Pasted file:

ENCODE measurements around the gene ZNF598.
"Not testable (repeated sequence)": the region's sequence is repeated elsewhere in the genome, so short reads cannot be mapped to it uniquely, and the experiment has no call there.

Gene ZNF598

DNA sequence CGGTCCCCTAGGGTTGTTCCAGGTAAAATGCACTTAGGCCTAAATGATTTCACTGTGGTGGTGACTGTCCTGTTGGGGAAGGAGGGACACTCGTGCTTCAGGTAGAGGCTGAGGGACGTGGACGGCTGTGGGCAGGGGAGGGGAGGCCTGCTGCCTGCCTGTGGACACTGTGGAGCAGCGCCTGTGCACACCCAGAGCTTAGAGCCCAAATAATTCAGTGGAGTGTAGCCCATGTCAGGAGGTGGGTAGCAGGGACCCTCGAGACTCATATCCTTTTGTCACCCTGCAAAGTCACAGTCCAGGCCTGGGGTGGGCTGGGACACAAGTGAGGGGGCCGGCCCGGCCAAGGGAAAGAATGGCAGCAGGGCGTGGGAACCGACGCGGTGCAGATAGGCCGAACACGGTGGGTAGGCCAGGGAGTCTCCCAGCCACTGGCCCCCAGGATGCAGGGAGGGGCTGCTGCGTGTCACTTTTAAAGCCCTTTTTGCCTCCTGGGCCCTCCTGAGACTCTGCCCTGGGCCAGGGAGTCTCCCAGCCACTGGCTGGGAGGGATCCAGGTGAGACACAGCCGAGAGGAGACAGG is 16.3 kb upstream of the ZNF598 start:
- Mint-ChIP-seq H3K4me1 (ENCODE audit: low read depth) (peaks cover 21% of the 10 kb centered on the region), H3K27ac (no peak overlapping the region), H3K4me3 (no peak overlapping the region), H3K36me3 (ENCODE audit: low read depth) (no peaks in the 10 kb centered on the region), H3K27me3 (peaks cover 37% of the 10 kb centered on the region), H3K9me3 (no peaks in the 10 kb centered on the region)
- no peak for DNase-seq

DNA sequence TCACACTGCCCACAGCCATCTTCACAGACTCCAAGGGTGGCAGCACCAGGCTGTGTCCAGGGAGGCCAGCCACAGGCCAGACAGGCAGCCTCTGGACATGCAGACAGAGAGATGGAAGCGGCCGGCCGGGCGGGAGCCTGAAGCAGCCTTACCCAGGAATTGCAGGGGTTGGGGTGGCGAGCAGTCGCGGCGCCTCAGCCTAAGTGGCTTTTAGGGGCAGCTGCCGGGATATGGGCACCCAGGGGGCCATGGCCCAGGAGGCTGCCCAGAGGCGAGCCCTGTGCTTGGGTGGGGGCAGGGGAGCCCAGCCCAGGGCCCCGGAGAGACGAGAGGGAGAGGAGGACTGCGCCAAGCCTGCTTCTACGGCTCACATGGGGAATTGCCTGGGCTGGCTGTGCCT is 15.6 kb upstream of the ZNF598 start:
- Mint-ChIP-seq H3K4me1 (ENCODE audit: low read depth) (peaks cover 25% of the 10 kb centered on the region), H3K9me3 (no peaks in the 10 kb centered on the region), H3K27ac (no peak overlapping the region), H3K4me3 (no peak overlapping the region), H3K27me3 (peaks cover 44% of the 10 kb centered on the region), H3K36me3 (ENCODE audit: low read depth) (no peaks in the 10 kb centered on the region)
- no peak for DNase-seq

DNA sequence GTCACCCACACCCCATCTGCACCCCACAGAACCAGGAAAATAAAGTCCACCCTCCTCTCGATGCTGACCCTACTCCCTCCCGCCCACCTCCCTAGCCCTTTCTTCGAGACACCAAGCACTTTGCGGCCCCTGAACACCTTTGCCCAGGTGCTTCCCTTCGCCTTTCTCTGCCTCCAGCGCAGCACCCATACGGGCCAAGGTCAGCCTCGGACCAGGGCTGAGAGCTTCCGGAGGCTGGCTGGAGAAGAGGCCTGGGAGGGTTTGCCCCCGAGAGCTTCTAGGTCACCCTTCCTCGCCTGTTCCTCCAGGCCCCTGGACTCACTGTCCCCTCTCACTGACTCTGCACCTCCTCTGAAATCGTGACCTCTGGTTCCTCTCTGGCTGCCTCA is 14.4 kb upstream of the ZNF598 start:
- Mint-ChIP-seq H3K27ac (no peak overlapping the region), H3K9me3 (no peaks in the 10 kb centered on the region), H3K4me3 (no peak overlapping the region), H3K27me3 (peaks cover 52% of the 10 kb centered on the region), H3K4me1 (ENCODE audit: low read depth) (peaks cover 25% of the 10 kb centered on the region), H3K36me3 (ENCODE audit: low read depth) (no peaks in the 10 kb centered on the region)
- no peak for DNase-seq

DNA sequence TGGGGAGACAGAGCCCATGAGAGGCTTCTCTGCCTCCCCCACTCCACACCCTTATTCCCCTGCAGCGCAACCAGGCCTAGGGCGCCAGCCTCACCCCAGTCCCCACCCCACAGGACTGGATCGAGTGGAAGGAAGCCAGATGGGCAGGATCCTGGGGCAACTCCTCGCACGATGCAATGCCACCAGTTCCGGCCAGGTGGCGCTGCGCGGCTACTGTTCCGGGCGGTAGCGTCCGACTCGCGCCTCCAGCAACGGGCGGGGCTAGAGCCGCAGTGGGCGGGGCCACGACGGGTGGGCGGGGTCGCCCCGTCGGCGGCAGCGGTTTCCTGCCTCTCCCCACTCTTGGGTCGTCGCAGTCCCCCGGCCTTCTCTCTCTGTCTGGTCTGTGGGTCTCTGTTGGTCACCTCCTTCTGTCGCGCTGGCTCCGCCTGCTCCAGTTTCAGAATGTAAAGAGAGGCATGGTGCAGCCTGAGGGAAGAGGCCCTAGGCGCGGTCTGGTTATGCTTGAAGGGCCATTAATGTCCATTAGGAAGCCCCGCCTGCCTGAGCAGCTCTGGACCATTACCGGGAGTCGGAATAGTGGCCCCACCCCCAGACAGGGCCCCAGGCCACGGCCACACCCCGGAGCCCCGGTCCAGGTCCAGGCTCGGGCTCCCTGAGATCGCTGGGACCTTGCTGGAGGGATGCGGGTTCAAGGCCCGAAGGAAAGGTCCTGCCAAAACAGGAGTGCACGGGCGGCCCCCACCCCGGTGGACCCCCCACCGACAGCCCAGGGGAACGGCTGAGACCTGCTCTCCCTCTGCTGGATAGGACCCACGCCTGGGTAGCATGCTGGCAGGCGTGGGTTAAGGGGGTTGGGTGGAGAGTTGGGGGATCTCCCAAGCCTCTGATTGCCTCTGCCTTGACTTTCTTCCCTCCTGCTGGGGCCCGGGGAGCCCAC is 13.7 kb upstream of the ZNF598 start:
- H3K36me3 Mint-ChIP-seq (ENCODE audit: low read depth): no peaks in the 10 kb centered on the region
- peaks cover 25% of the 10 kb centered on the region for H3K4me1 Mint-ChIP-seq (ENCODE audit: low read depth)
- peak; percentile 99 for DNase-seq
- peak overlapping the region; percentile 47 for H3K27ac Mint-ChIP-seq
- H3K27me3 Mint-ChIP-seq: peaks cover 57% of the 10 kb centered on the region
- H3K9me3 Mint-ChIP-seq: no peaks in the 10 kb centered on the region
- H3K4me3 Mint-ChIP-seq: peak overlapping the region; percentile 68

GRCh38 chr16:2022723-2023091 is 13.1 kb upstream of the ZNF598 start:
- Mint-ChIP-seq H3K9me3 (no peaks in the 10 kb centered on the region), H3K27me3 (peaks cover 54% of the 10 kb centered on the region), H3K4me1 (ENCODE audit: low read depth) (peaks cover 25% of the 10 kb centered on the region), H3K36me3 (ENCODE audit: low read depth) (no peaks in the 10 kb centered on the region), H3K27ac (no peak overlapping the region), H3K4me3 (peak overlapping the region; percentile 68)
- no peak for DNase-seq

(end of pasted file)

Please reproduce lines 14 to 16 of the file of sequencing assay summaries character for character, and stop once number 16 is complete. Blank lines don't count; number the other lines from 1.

- H3K36me3 Mint-ChIP-seq (ENCODE audit: low read depth): no peaks in the 10 kb centered on the region
- peaks cover 25% of the 10 kb centered on the region for H3K4me1 Mint-ChIP-seq (ENCODE audit: low read depth)
- peak; percentile 99 for DNase-seq